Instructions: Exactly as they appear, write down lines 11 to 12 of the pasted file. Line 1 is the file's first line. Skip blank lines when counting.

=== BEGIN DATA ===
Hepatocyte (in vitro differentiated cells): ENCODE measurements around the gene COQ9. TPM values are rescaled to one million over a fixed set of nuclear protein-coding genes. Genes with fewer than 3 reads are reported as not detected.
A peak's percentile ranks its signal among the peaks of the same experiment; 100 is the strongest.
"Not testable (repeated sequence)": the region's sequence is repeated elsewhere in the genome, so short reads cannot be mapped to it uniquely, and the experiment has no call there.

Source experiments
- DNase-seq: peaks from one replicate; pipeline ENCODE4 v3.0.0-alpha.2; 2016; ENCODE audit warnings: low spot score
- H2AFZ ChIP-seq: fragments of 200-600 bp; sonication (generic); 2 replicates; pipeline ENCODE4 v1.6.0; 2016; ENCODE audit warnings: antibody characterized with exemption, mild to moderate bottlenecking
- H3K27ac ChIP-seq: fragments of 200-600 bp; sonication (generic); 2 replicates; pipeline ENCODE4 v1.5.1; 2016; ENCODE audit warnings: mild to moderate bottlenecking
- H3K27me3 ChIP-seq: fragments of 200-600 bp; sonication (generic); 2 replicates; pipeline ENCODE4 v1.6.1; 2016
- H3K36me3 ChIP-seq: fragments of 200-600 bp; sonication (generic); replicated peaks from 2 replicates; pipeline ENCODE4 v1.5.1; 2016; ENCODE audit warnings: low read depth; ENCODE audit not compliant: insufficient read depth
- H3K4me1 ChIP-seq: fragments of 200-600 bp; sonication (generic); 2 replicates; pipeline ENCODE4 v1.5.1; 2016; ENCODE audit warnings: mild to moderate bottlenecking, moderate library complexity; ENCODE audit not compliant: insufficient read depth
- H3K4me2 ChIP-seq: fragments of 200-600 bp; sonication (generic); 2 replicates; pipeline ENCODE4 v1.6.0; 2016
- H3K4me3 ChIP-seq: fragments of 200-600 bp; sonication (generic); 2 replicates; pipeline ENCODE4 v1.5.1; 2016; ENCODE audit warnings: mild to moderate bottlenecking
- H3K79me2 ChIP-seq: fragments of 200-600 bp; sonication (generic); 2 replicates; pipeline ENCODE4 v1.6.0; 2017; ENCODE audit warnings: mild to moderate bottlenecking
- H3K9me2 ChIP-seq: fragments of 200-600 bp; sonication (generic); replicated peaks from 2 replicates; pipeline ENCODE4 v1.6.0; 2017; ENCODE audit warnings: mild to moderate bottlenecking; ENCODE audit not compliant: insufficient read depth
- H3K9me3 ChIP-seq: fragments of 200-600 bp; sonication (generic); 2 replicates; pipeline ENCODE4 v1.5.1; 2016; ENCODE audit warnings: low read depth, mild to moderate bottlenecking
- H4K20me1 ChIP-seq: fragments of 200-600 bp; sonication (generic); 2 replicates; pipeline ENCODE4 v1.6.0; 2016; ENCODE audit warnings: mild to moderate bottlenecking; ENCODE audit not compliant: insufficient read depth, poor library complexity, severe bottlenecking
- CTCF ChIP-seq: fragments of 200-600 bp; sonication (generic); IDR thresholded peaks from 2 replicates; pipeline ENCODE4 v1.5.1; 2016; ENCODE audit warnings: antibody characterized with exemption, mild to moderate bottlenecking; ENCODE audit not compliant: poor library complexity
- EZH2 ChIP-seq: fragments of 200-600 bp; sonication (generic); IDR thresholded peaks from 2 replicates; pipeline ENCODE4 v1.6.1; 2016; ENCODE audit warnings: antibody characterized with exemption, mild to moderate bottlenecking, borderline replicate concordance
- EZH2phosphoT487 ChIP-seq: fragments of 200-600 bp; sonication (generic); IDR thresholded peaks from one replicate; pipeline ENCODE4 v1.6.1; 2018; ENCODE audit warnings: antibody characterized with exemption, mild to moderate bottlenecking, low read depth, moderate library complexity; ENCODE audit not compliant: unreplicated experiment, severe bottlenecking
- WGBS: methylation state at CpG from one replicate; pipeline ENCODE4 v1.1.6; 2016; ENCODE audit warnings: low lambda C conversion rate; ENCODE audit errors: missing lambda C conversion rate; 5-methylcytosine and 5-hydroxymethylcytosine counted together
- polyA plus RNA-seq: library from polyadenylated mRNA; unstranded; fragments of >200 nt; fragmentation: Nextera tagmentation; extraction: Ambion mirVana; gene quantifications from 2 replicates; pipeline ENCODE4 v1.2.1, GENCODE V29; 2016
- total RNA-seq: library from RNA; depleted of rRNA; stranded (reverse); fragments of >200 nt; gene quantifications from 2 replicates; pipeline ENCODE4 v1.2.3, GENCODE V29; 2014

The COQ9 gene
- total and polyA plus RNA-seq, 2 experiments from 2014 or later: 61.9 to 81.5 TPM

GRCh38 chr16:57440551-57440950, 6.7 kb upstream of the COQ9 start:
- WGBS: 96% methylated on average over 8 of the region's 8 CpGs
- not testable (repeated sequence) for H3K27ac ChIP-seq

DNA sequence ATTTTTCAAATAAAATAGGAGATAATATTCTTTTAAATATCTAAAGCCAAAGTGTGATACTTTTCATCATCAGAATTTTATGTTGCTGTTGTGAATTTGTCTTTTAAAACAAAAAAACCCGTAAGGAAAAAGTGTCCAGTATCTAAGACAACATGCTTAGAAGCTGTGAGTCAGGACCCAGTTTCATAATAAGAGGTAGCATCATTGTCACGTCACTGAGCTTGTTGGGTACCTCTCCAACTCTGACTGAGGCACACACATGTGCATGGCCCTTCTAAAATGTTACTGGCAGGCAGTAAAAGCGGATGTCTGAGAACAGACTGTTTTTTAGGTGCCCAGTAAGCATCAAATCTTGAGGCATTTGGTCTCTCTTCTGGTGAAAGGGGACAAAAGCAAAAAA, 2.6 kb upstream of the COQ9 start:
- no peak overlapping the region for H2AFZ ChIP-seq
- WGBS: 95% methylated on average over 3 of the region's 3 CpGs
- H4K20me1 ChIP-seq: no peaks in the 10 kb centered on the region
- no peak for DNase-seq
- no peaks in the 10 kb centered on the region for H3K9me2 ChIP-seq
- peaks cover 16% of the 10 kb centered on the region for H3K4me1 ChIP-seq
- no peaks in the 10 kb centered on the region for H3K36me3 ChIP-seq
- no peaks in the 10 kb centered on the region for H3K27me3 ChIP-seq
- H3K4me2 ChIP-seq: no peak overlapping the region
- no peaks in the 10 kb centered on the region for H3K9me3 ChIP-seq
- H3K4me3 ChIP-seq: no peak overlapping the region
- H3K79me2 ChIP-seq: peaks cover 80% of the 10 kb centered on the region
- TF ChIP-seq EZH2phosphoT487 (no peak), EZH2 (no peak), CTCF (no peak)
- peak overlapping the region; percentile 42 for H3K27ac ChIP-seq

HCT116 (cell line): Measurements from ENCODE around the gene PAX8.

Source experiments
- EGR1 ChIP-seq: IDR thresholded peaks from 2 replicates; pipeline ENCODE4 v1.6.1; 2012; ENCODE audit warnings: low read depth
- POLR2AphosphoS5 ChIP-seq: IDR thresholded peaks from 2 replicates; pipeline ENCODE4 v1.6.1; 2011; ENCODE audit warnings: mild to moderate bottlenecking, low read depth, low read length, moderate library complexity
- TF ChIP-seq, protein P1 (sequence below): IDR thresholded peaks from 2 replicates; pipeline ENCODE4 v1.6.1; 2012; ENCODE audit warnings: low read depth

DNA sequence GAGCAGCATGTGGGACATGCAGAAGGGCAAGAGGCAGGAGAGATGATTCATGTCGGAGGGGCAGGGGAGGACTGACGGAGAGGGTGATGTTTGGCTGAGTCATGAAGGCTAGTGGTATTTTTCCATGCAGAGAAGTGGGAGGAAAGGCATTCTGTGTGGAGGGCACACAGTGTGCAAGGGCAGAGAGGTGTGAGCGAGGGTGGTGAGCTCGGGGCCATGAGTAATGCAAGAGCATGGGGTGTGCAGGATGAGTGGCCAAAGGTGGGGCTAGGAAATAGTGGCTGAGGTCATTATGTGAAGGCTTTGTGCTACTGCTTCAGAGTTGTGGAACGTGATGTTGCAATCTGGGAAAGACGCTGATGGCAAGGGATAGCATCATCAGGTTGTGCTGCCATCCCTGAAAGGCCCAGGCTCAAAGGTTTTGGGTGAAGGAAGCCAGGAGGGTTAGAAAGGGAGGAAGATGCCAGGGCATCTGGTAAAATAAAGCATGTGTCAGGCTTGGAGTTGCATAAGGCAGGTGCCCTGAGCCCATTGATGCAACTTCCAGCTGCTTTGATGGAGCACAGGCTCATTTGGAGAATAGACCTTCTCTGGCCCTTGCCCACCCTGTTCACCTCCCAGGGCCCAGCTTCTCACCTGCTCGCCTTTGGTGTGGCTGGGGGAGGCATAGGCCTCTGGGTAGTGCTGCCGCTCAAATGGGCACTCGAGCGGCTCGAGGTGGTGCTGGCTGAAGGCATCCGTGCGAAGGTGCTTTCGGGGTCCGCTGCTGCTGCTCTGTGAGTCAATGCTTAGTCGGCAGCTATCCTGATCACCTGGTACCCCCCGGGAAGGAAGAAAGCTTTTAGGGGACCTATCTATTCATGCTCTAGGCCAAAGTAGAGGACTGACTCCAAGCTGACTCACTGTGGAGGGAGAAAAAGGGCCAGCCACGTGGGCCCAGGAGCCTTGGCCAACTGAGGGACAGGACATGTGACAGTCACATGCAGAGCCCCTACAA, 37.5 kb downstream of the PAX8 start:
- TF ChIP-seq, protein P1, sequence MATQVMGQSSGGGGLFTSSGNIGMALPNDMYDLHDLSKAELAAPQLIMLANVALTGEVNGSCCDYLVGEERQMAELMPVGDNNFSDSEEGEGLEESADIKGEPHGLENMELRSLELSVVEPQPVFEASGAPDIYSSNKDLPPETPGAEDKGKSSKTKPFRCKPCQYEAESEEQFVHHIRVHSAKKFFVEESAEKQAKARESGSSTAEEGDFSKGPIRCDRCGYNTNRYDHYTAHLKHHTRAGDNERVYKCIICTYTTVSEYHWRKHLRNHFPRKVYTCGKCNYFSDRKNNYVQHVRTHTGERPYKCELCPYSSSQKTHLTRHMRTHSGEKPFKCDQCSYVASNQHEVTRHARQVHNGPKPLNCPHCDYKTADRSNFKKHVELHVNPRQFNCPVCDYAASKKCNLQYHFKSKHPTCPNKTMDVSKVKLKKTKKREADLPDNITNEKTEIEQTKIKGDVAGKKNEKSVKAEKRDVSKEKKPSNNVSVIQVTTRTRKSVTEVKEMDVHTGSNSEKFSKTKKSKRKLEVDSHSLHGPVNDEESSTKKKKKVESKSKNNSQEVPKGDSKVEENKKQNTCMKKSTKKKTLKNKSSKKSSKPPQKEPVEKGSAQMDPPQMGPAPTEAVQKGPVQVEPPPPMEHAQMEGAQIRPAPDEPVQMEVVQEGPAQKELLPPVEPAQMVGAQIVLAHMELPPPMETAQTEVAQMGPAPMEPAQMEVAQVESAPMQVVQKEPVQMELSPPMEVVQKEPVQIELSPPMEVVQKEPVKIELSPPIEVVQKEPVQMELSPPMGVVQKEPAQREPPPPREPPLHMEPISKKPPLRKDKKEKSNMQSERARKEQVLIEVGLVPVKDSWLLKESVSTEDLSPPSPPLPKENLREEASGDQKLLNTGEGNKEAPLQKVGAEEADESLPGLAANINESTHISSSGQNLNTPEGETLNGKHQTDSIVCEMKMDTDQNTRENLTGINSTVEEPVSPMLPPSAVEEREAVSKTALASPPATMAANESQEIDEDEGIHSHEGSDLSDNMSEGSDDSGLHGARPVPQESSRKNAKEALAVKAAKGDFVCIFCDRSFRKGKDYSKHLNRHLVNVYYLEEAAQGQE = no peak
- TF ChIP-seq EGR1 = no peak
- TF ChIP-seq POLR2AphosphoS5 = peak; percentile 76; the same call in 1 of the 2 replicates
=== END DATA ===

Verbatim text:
- H3K4me2 ChIP-seq: fragments of 200-600 bp; sonication (generic); 2 replicates; pipeline ENCODE4 v1.6.0; 2016
- H3K4me3 ChIP-seq: fragments of 200-600 bp; sonication (generic); 2 replicates; pipeline ENCODE4 v1.5.1; 2016; ENCODE audit warnings: mild to moderate bottlenecking